IDEAS home Printed from https://ideas.repec.org/p/nbr/nberwo/22310.html
   My bibliography  Save this paper

Macroeconomics, Aging and Growth

Author

Listed:
  • Ronald Lee

Abstract

Inevitable population aging and slower population growth will affect the economies of all nations in ways influenced by cultural values, institutional arrangements, and economic incentives. One outcome will be a tendency toward increased capital intensity, higher wages, and lower returns on capital, a tendency partially offset when the elderly are supported by public or private transfers rather than assets, and when economies are open, in which case aging will lead to increased flows of capital and labor. Rising human capital investment per child accompanies the falling fertility that drives population aging, and partially offsets slower labor force growth. Research to date finds little effect on technological progress or labor productivity. National differences in labor supply at older ages, per capita consumption of the elderly relative to younger ages, strength of public pension and health care systems, and health and vitality of the elderly all condition the impact of population aging on the economy. Policy responses include increasing the size of the labor force, mainly by raising the retirement age; reducing benefits and/or raising taxes for public transfer programs for the elderly, with concern for dead-weight loss and the fair distribution of costs across socioeconomic classes; investing more in children to increase the quality and productivity of the future labor force; and public programs that promote fertility by facilitating market work for women with children.

Suggested Citation

  • Ronald Lee, 2016. "Macroeconomics, Aging and Growth," NBER Working Papers 22310, National Bureau of Economic Research, Inc.
  • Handle: RePEc:nbr:nberwo:22310
    Note: AG
    as

    Download full text from publisher

    File URL: http://www.nber.org/papers/w22310.pdf
    Download Restriction: no

    Other versions of this item:

    References listed on IDEAS

    as
    1. Klaus Prettner, 2013. "Population aging and endogenous economic growth," Journal of Population Economics, Springer;European Society for Population Economics, vol. 26(2), pages 811-834, April.
    2. Alexander Ludwig & Edgar Vogel, 2010. "Mortality, fertility, education and capital accumulation in a simple OLG economy," Journal of Population Economics, Springer;European Society for Population Economics, vol. 23(2), pages 703-735, March.
    3. Hippolyte d'Albis & Dalal Moosa, 2015. "Generational Economics and the National Transfer Accounts," Université Paris1 Panthéon-Sorbonne (Post-Print and Working Papers) hal-01305151, HAL.
    4. Gradstein, Mark & Kaganovich, Michael, 2004. "Aging population and education finance," Journal of Public Economics, Elsevier, vol. 88(12), pages 2469-2485, December.
    5. Ronald Lee & Andrew Mason & Timothy Miller, 2003. "Saving, Wealth and the Transition from Transfers to Individual Responsibility: The Cases of Taiwan and the United States," Scandinavian Journal of Economics, Wiley Blackwell, vol. 105(3), pages 339-358, September.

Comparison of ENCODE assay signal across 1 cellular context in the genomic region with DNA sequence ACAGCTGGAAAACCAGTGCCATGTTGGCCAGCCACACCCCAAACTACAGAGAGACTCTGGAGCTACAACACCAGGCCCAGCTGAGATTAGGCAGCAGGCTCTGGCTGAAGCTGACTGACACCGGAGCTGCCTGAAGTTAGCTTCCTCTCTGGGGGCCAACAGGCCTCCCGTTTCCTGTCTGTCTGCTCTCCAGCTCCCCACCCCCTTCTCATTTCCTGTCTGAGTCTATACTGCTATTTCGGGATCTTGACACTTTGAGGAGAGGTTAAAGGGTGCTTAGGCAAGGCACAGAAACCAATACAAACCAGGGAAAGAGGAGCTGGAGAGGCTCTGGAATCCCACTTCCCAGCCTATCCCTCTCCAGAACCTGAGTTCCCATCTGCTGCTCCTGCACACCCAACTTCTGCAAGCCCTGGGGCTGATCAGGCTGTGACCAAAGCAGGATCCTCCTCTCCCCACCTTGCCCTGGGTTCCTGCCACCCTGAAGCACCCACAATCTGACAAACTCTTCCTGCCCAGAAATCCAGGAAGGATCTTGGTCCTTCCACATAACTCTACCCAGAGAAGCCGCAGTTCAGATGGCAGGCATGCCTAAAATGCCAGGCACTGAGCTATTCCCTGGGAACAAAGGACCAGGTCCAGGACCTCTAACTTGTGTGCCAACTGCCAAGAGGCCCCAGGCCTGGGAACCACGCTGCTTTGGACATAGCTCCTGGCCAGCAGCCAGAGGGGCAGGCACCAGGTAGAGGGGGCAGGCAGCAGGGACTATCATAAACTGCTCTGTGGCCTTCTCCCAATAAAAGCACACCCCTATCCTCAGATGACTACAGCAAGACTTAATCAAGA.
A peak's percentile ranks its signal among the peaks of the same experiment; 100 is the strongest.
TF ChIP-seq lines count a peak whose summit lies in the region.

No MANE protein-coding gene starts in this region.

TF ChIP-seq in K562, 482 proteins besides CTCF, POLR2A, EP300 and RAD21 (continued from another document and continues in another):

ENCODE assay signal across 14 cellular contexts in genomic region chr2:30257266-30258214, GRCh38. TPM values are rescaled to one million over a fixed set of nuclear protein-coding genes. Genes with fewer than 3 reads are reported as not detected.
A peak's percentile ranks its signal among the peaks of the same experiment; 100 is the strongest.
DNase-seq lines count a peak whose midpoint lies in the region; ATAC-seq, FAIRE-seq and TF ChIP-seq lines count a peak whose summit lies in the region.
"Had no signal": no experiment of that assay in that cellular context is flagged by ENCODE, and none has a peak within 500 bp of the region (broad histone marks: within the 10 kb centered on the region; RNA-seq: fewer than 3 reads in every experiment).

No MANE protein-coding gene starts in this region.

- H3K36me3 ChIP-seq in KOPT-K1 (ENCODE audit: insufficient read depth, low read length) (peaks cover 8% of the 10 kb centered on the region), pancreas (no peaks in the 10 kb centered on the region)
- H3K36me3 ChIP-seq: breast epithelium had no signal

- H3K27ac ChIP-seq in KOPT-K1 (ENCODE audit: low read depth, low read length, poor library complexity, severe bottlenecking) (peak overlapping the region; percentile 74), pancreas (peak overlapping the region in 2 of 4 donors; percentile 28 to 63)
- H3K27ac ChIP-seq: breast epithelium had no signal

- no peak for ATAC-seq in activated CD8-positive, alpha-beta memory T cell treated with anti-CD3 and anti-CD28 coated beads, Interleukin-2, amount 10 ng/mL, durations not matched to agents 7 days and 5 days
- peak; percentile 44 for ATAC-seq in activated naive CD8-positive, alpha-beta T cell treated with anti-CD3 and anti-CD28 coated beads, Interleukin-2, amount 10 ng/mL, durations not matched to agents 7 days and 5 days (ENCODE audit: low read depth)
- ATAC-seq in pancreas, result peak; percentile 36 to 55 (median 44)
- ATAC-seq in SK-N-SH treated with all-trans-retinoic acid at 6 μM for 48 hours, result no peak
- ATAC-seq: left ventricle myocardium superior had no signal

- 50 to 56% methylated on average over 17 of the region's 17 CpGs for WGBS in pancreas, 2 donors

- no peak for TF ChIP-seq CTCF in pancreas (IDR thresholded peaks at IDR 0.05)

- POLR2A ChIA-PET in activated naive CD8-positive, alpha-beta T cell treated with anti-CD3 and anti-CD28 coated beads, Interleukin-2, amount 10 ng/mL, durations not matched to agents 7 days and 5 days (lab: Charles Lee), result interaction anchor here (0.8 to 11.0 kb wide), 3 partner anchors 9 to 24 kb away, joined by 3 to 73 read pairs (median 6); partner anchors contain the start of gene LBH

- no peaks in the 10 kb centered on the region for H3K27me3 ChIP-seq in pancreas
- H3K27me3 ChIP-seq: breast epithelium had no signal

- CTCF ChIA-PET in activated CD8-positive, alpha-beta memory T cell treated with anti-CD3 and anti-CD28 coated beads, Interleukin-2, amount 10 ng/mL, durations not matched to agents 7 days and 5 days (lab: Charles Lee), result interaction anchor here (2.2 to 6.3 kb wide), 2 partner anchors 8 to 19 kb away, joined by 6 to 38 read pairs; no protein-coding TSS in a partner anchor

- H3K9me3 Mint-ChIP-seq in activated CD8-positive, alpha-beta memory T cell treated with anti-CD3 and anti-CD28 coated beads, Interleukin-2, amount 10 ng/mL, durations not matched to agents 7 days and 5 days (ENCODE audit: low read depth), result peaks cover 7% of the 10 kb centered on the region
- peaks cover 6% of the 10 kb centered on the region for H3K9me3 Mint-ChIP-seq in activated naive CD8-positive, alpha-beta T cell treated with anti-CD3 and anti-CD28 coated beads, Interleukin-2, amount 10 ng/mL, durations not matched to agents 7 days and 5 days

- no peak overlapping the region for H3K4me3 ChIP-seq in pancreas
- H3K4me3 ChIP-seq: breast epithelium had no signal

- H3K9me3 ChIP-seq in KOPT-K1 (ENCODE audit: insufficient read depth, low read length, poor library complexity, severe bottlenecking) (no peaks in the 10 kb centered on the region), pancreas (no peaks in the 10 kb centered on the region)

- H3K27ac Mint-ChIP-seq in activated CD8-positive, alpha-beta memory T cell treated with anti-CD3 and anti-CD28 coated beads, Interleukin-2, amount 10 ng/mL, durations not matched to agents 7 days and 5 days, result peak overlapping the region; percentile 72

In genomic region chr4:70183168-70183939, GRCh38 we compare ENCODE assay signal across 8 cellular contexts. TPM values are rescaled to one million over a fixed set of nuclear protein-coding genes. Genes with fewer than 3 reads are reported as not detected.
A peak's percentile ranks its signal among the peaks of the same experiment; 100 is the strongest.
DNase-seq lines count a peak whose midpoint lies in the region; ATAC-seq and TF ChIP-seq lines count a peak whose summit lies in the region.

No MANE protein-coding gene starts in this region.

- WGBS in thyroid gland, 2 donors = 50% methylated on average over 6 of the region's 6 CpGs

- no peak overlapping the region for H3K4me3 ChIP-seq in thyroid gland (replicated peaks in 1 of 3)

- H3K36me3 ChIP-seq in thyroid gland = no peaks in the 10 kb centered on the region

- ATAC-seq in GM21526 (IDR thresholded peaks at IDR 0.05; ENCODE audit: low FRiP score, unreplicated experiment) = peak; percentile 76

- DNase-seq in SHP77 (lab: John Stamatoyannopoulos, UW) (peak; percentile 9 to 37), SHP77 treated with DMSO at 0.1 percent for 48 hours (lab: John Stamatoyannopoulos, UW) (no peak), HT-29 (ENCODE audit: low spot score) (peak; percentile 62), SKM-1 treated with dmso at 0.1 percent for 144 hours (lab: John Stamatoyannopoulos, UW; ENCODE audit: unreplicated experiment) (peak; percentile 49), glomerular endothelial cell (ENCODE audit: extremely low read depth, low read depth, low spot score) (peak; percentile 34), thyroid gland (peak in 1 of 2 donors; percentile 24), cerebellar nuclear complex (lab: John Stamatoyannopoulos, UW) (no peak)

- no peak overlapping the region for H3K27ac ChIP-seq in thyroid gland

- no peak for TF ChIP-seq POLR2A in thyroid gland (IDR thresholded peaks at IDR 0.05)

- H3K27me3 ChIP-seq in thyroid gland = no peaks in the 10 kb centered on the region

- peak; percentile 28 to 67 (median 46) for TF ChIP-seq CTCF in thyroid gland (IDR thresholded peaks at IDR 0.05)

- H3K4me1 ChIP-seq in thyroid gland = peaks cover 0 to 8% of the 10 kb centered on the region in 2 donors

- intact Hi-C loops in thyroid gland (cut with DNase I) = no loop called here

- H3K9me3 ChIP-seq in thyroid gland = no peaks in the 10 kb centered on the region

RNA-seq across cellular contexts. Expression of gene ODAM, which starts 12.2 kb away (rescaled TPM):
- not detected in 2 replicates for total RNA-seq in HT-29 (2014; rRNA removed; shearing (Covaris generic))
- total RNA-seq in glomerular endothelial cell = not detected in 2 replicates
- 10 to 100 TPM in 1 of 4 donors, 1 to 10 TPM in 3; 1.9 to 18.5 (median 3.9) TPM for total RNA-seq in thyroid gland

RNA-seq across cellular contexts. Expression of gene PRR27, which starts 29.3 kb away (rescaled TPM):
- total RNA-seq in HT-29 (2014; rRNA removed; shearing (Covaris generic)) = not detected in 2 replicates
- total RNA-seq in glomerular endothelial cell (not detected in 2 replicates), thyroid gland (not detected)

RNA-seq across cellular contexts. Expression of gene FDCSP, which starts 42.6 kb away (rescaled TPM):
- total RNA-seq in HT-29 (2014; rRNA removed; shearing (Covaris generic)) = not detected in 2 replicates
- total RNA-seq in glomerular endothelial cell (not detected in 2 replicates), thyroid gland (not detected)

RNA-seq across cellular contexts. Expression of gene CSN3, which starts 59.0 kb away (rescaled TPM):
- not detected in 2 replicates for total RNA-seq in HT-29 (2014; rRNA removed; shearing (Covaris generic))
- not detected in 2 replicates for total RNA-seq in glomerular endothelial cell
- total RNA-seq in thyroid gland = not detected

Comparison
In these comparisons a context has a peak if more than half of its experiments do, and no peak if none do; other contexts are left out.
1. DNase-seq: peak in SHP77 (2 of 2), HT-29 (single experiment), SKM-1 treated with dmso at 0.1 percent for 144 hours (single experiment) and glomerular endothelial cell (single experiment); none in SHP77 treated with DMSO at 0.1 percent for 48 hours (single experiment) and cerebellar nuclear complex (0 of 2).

6. Krueger, Dirk & Ludwig, Alexander, 2007. "On the consequences of demographic change for rates of returns to capital, and the distribution of wealth and welfare," Journal of Monetary Economics, Elsevier, vol. 54(1), pages 49-87, January.
    7. Gauti B. Eggertsson & Neil R. Mehrotra, 2014. "A Model of Secular Stagnation," NBER Working Papers 20574, National Bureau of Economic Research, Inc.
    8. Vicki Freedman & Brenda Spillman & Patti Andreski & Jennifer Cornman & Eileen Crimmins & Ellen Kramarow & James Lubitz & Linda Martin & Sharon Merkin & Robert Schoeni & Teresa Seeman & Timothy Waidman, 2013. "Trends in Late-Life Activity Limitations in the United States: An Update From Five National Surveys," Demography, Springer;Population Association of America (PAA), vol. 50(2), pages 661-671, April.
    9. Barro, Robert J, 1974. "Are Government Bonds Net Wealth?," Journal of Political Economy, University of Chicago Press, vol. 82(6), pages 1095-1117, Nov.-Dec..
    10. d'Albis, Hippolyte, 2007. "Demographic structure and capital accumulation," Journal of Economic Theory, Elsevier, vol. 132(1), pages 411-434, January.
    11. Matteo Cervellati & Uwe Sunde, 2013. "Life Expectancy, Schooling, and Lifetime Labor Supply: Theory and Evidence Revisited," Econometrica, Econometric Society, vol. 81(5), pages 2055-2086, September.
    12. Gary S. Becker & H. Gregg Lewis, 1974. "Interaction between Quantity and Quality of Children," NBER Chapters,in: Economics of the Family: Marriage, Children, and Human Capital, pages 81-90 National Bureau of Economic Research, Inc.
    13. Ronald Lee & Andrew Mason, 2010. "Some macroeconomic aspects of global population aging," Demography, Springer;Population Association of America (PAA), vol. 47(1), pages 151-172, March.
    14. Axel Börsch‐Supan & Alexander Ludwig & Joachim Winter, 2006. "Ageing, Pension Reform and Capital Flows: A Multi‐Country Simulation Model," Economica, London School of Economics and Political Science, vol. 73(292), pages 625-658, November.
    15. Robert M. Solow, 1956. "A Contribution to the Theory of Economic Growth," The Quarterly Journal of Economics, Oxford University Press, vol. 70(1), pages 65-94.